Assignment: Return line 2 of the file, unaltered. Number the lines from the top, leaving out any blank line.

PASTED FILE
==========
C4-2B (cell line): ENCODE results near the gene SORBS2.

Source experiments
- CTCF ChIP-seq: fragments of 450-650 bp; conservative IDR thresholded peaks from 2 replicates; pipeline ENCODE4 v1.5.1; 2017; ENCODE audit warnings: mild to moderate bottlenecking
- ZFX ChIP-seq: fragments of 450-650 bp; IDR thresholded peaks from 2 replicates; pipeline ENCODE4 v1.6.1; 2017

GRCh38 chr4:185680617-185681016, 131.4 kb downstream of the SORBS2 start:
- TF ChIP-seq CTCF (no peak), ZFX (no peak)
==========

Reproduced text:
Source experiments